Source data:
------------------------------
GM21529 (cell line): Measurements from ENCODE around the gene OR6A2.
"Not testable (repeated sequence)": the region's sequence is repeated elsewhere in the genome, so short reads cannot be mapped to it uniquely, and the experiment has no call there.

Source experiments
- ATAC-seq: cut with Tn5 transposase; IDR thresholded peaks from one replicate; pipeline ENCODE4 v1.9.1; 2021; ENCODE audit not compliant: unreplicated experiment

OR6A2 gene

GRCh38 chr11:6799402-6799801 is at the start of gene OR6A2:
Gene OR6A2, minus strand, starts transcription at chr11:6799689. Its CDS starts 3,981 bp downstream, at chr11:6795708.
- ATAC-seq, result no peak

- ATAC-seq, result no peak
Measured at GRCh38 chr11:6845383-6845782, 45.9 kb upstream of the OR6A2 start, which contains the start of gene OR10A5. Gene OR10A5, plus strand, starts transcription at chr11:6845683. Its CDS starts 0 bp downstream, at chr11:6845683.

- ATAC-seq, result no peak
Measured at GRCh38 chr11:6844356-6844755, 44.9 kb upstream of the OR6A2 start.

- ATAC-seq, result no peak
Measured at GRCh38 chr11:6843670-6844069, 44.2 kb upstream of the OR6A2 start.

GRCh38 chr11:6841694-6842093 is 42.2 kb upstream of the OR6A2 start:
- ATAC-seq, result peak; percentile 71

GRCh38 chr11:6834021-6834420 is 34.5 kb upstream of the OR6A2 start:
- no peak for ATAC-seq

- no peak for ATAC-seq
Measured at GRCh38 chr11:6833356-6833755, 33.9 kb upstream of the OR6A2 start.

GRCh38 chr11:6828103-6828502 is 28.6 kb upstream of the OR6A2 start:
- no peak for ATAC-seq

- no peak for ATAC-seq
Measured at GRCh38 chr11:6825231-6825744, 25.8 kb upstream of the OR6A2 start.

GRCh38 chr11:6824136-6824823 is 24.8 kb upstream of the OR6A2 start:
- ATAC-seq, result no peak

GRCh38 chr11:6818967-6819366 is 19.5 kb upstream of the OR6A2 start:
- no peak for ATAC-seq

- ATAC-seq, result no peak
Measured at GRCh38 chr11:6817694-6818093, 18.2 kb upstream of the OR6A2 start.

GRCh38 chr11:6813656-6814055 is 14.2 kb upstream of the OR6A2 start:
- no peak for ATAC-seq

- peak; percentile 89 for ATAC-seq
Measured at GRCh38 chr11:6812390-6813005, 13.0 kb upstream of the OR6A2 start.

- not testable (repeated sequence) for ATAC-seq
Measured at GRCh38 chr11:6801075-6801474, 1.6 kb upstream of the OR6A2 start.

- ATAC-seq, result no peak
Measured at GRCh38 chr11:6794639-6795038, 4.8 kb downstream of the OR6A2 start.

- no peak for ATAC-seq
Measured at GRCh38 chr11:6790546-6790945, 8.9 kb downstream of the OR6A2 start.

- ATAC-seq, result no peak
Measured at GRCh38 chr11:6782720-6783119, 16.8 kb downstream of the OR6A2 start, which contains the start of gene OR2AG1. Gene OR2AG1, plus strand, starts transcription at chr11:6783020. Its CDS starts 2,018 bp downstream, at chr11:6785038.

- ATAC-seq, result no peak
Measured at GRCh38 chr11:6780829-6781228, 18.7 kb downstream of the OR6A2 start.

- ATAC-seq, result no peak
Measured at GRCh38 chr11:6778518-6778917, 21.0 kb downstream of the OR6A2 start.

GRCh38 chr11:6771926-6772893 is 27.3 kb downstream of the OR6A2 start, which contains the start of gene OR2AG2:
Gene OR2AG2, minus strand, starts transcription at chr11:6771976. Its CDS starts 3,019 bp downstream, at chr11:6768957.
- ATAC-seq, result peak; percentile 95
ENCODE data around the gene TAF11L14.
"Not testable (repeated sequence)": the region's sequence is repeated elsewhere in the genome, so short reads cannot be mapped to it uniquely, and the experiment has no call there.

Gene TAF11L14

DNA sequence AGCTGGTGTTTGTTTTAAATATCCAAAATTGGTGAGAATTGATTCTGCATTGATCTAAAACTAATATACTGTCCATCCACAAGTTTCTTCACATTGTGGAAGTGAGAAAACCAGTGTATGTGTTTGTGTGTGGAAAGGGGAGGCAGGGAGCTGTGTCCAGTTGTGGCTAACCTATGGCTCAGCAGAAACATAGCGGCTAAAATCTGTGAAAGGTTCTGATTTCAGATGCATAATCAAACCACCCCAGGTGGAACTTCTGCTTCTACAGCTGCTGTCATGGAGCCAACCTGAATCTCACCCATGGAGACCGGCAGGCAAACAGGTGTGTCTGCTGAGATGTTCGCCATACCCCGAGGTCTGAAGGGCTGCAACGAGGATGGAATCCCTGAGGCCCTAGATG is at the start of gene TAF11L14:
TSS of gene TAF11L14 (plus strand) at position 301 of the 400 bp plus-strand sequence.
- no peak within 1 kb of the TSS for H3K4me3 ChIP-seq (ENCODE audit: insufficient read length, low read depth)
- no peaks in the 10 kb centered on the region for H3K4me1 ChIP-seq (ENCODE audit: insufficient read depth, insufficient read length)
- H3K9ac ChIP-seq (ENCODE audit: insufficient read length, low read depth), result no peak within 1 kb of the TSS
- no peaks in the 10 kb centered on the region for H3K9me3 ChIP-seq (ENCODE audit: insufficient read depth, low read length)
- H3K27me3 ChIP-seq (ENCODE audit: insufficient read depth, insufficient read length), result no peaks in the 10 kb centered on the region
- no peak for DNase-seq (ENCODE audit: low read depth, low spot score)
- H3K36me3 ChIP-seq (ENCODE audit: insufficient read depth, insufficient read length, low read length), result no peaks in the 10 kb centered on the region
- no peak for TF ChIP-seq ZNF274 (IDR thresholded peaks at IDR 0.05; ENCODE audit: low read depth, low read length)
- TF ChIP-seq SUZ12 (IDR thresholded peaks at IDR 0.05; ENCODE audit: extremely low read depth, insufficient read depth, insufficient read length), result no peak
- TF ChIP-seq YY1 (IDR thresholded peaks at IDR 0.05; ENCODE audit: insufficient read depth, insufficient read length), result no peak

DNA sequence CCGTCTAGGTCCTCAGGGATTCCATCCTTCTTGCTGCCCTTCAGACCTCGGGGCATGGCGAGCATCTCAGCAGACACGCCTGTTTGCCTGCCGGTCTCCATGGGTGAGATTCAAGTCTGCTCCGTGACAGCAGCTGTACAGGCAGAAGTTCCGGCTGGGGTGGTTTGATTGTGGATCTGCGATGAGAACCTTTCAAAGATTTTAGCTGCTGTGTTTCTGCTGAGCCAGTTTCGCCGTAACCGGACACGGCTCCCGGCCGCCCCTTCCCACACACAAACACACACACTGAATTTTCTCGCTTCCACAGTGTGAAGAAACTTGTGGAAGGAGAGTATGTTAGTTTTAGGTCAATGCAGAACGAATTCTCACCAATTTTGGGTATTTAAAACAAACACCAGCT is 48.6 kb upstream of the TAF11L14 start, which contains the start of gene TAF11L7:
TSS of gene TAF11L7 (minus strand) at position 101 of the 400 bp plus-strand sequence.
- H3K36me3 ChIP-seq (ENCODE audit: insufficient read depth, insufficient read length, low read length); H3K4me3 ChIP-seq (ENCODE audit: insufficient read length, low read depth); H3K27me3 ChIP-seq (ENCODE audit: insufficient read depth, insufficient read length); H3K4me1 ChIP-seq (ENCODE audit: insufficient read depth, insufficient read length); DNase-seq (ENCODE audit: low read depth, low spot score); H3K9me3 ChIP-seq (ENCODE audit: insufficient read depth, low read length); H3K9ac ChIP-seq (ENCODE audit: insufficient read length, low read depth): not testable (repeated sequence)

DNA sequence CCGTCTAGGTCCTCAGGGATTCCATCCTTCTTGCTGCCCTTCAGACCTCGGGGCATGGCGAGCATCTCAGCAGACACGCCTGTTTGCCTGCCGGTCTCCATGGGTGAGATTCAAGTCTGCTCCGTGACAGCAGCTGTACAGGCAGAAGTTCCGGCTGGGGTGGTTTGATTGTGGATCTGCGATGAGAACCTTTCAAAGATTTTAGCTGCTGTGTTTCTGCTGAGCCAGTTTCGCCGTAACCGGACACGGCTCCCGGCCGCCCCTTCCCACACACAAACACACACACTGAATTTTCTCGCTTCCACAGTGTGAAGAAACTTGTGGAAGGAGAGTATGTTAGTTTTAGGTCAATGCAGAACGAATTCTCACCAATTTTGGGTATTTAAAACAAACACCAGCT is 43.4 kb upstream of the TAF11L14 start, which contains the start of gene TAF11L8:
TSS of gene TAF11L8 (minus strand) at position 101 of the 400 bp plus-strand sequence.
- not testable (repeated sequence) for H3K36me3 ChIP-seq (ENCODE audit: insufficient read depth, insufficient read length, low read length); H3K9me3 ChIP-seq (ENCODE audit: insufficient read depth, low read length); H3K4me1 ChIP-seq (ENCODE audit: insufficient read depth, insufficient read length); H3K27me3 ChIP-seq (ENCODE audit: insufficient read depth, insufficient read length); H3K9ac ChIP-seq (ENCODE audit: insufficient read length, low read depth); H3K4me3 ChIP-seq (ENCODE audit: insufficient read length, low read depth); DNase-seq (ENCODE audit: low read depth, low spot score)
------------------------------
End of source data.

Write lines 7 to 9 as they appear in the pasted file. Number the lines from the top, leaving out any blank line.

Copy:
Gene OR6A2, minus strand, starts transcription at chr11:6799689. Its CDS starts 3,981 bp downstream, at chr11:6795708.
- ATAC-seq, result no peak

- ATAC-seq, result no peak